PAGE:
In developing countries, 90 per cent of children living with a disability are excluded from education, which means they have little chance of escaping poverty. For Imran, the gift of a wheelchair has been life-changing.
Throughout his childhood, 13-year-old Imran would watch other children in his village run and play. He wished he could join them, but his condition made it impossible. “I wasn’t able to do things without help from others. I used to feel very sad,” he says.
Imran is unable to walk or use his hands. Prior to receiving a wheelchair, getting to school was an enormous challenge and often left him too tired to keep up during lessons.
With ChildFund Sri Lanka providing Imran with a wheelchair, his lifestyle has been transformed. Not only can he now attend school, but Imran has a newfound sense of independence, and can socialise more easily with his peers.
“I really like my wheelchair, actually I love it. Because of the wheelchair I’m now able to do things more easily than before. I can go for a bath. I can even go to see the beautiful places in the village. I can do most of my things by myself.”
With ChildFund’s support, Imran attends a special needs school. Here, children are taught vocational skills, in addition to reading or writing skills, depending on their abilities.
“I had two dreams for a long time, one was to repair our broken-down house, the other was to have a wheelchair. One of my dreams is now real,” he says.
While thankful for his own wheelchair, Imran is conscious that many more children are in need of the same support. He explains: “It has made life easier for me. I hope that other children like me, who have difficulties walking, will be able to receive a wheelchair.”
A year after the launch of ChildFund India`s Books, My Friends campaign, we are now able to see what a positive impact the program has made on the lives of children who have been given their first opportunity to own books and read for pleasure.
In 2014, ChildFund India and its campaign partner, Macmillan Education, conducted a baseline assessment of 1,200 children across 15 Indian states, to examine the nations reading abilities.
The analysis showed that although reading ability improved with age, there were still far too many children who were unable to read. In the group of 6- to 8-year-olds tested, 66.2 percent were not able to read at all, while 44.8 percent of 11- and 12-year-olds and 29 percent of 13- and 14-year-olds were illiterate. Geography plays a significant role, with higher literacy rates in the states of Delhi, Karnataka and Andhra Pradesh, while Rajasthan, Jharkand and Chhattisgarh had lower rates.
With the vision of inspiring children to become lifelong readers, the Books, My Friends program, has provided around 40,000 children with reading bags filled with age-appropriate books since December of last year.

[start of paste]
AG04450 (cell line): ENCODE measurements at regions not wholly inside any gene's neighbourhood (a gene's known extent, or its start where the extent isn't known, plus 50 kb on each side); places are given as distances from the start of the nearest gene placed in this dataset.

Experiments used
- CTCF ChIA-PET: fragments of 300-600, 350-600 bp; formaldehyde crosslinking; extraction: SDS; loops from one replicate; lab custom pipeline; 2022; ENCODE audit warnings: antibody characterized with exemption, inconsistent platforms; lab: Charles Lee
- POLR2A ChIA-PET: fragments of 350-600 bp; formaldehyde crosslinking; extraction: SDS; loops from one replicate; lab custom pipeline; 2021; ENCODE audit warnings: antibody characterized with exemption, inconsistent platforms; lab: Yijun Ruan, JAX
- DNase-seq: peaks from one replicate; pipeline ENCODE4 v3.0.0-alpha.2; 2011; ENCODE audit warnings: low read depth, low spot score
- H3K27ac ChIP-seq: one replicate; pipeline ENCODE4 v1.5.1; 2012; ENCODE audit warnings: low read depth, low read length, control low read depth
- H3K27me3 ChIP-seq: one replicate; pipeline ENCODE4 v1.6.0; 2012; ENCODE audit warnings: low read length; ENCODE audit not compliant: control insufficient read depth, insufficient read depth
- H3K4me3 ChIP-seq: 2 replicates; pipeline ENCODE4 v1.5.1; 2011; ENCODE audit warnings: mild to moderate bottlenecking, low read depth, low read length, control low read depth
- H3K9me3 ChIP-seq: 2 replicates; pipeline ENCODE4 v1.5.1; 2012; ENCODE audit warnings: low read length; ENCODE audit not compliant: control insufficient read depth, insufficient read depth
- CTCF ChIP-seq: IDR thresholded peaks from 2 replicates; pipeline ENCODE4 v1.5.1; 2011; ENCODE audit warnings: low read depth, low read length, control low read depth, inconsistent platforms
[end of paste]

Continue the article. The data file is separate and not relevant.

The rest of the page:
Pooja, 14, who lives in a village in Andhra Pradesh, was able to read at the level of an 8- or 9-year-old when she received her books in late 2014.
“I wasn`t sure if I`d be able to read these books,” she says. She also spent most of her time either studying or attending classes, so Pooja preferred to stay away from books during her leisure time.
But because some of the books she received were in her local language, Telugu, they struck her interest. Soon, she was enjoying them, and she moved on to the other books in her bag, which were in English. That presented an obstacle, since English is harder for Pooja to read.
With a smile on her face, Pooja says, “My school coordinator has helped me a lot in improving my English reading ability. She would patiently sit with me, make me read these story books and correct me whenever I went wrong. And as soon as I started understanding the stories, I started enjoying them and wanted to read more.”
As a result, Pooja has joined a group of other students who meet up to discuss their books.
“This campaign has really helped me make new friends,” she says. “All the students who have received these books have formed a group, and on weekends, all of us sit together to read the books and then we enjoy chatting with each other. The illustrations in these books make the reading even more interesting. I`m really grateful to ChildFund for giving me these books. Because of this campaign, I`ve made this extra effort to read, and today I can read an entire sentence in English without faltering.”
The Books, My Friends initiative hopes to reach 115 000 underserved children over three years, and by creating a supportive learning environment and braking down the barriers to literacy, ChildFund India hopes to help children read with joy and encourage them to go beyond their textbooks and discover the exciting world of reading.